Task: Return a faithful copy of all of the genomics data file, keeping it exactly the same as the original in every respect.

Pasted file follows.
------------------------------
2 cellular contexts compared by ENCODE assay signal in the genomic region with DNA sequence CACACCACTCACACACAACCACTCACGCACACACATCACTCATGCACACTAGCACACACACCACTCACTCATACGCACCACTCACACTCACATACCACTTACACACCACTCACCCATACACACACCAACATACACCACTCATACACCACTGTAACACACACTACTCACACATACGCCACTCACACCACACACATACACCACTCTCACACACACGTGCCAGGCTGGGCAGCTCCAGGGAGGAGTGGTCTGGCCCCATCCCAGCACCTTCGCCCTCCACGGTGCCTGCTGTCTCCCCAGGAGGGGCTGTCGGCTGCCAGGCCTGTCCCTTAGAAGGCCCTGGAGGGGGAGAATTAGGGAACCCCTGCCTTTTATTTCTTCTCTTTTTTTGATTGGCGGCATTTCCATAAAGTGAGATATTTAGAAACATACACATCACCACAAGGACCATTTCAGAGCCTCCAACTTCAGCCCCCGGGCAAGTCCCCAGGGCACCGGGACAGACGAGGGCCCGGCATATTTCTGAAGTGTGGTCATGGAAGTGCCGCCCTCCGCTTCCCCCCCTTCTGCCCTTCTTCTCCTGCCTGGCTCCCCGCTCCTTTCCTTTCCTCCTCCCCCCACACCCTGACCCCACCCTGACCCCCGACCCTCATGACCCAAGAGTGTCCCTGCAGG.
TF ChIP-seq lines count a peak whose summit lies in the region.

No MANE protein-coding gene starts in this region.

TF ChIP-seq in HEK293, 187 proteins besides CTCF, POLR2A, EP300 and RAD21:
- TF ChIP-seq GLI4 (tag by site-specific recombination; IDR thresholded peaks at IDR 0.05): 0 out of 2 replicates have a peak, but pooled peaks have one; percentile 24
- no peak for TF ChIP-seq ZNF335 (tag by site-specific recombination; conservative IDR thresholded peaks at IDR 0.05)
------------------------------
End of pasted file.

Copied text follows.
2 cellular contexts compared by ENCODE assay signal in the genomic region with DNA sequence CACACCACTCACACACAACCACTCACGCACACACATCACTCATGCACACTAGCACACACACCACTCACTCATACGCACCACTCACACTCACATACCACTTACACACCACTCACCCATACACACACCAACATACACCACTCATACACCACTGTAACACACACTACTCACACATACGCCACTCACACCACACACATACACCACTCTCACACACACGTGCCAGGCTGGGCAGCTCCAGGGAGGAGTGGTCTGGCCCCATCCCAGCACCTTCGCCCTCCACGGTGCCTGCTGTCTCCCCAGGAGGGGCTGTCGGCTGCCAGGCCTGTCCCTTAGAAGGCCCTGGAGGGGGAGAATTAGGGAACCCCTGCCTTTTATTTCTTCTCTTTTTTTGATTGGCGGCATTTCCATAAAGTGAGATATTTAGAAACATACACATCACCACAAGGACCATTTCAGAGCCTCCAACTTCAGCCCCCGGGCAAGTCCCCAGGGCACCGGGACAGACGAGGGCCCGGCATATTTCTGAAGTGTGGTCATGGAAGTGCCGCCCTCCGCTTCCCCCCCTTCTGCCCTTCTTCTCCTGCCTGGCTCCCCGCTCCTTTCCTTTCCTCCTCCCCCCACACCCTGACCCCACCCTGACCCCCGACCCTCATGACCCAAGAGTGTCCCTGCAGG.
TF ChIP-seq lines count a peak whose summit lies in the region.

No MANE protein-coding gene starts in this region.

TF ChIP-seq in HEK293, 187 proteins besides CTCF, POLR2A, EP300 and RAD21:
- TF ChIP-seq GLI4 (tag by site-specific recombination; IDR thresholded peaks at IDR 0.05): 0 out of 2 replicates have a peak, but pooled peaks have one; percentile 24
- no peak for TF ChIP-seq ZNF335 (tag by site-specific recombination; conservative IDR thresholded peaks at IDR 0.05)